Postures de la marginalité : Albertine Sarrazin (1937-1967), Grisélidis Réal (1929-2005), Nelly Arcan (1973-2009)
Najjar, Naba Al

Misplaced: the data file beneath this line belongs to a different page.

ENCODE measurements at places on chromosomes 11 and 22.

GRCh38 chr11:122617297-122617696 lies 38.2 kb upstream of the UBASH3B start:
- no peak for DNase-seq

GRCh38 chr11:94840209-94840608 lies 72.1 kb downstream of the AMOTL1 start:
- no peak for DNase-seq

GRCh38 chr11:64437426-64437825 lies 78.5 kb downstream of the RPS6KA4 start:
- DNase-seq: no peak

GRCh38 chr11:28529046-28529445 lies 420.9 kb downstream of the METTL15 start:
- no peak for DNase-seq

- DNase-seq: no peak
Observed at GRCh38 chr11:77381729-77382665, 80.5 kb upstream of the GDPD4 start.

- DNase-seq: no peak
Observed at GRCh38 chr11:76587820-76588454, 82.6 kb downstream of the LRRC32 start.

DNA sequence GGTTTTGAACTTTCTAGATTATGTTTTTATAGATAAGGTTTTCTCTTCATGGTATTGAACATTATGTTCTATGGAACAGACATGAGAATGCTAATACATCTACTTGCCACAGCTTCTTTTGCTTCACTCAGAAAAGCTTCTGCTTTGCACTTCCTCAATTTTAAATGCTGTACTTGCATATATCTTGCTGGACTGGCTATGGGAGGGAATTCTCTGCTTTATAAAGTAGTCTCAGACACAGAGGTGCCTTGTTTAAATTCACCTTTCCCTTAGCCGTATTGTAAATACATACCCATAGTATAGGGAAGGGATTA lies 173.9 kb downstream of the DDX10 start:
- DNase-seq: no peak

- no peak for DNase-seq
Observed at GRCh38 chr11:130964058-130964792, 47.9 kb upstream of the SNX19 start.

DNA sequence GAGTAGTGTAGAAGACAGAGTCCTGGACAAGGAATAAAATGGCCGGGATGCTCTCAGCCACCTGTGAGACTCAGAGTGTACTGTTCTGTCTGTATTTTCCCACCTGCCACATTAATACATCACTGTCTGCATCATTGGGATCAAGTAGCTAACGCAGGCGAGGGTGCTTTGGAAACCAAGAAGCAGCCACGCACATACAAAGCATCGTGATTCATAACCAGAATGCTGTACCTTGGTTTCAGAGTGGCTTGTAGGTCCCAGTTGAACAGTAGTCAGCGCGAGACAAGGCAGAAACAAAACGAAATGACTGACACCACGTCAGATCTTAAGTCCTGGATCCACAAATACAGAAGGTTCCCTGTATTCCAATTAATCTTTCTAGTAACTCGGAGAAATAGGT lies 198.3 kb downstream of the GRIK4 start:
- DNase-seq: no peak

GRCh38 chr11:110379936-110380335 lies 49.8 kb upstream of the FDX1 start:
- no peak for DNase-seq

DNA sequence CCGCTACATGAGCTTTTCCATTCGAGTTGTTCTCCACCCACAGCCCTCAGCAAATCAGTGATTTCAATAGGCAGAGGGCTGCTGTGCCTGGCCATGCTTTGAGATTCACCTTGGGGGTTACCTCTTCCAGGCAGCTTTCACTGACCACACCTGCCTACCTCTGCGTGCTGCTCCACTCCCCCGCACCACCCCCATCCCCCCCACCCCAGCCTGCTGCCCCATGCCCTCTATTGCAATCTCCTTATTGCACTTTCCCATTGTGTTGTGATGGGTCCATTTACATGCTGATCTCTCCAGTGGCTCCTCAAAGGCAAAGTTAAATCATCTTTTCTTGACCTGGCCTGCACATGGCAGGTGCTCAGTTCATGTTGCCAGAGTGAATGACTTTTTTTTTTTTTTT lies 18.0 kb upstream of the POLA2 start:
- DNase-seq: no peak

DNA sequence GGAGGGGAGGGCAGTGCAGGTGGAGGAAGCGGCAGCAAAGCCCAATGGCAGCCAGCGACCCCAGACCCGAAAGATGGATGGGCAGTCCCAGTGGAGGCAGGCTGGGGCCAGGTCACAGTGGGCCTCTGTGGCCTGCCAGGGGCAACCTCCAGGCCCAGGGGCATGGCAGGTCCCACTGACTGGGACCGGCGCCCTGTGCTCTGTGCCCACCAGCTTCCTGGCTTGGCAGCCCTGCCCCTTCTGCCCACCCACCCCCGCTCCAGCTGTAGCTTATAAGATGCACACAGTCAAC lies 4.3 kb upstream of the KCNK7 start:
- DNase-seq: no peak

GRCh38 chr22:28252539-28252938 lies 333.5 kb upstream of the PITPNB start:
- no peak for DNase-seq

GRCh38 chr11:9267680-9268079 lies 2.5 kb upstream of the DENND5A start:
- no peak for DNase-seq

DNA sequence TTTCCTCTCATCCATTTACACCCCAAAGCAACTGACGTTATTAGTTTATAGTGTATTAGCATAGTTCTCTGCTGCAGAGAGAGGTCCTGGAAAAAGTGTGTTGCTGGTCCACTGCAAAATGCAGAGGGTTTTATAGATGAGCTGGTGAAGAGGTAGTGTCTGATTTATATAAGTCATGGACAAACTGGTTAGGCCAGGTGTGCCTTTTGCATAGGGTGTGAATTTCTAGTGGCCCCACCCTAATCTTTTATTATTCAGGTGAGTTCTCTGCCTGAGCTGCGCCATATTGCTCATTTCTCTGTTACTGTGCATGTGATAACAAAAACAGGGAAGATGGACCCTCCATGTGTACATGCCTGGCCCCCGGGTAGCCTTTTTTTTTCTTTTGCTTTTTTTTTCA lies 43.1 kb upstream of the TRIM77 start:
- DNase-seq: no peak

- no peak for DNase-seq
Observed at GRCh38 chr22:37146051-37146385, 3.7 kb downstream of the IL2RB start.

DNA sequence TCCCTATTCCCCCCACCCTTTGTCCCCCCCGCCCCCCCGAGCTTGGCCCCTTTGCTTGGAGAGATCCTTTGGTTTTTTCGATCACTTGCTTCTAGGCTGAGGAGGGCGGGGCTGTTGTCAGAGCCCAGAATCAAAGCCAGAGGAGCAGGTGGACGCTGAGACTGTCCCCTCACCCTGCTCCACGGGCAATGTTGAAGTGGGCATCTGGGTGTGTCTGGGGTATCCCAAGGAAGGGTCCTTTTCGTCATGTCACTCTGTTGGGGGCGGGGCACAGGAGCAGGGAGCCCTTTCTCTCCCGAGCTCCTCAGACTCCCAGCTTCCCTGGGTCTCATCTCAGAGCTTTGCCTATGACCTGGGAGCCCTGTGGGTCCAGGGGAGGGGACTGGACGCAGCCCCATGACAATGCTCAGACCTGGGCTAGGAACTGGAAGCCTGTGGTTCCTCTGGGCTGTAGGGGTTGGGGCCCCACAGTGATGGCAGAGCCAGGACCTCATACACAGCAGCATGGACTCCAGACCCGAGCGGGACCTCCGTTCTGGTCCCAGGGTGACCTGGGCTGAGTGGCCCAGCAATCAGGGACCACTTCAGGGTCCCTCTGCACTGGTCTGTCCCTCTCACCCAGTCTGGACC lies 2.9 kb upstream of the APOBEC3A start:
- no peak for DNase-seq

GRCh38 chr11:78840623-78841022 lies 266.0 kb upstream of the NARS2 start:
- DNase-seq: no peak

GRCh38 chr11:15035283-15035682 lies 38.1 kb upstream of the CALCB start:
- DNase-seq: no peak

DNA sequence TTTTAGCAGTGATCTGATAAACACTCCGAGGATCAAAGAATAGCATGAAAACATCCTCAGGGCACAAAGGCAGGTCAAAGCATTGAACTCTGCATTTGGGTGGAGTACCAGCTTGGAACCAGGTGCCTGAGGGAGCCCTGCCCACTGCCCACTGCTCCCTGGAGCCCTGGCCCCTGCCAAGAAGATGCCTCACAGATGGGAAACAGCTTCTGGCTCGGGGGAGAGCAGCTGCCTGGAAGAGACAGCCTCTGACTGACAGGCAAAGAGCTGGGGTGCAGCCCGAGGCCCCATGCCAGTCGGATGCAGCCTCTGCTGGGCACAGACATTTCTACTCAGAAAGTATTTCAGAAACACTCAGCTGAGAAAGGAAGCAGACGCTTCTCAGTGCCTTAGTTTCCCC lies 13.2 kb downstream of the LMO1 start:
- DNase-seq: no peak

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Conceptualized by Jrme Meizoz, an auctorial posture is a writers literary identity. Its an image produced from the interaction between discourse and verbal and nonverbal behavior. As an author finds himself thrown into the public domain, he has to control this constructed identity. However, some authors fall prey to this image. In this study, the concept of posture is applied to a genre that interweaves fiction and reality: the autofictive works of Albertine Sarrazin, Grislidis Ral and Nelly Arcan, three authors who have engaged in prostitution. In fact, prostitution raises questions of power, inequality and social norms. In her autofictive work, Sarrazin, the first woman to have written about her life as a criminal and prostitute, demonstrates how strong of an impact traditional female gender roles have on society and judicial procedures. It was still believed that the deliquent woman must be dismissed as a pathological exception. In light of Michel Foucaults theories, Sarrazins discourse is a revolt against a power that believes criminality in women to be the manifestation of a disease in need of treatment. In contrast, Real embraces this stigma. To free herself from morality and its binding discourse, she calls prostitution a delinquency. Her discourse thus subverts social and dominant norms on sexuality. However, Arcan shows that those norms are difficult to erase. In her autofictive works, she states that any woman who conforms to the high standards of beauty established by the mass media is a whore. It is undeniable that her discourse questions feminism. In conclusion, this study unmasks the power relations that govern the norms of a society that unveils itself as no less patriarcal.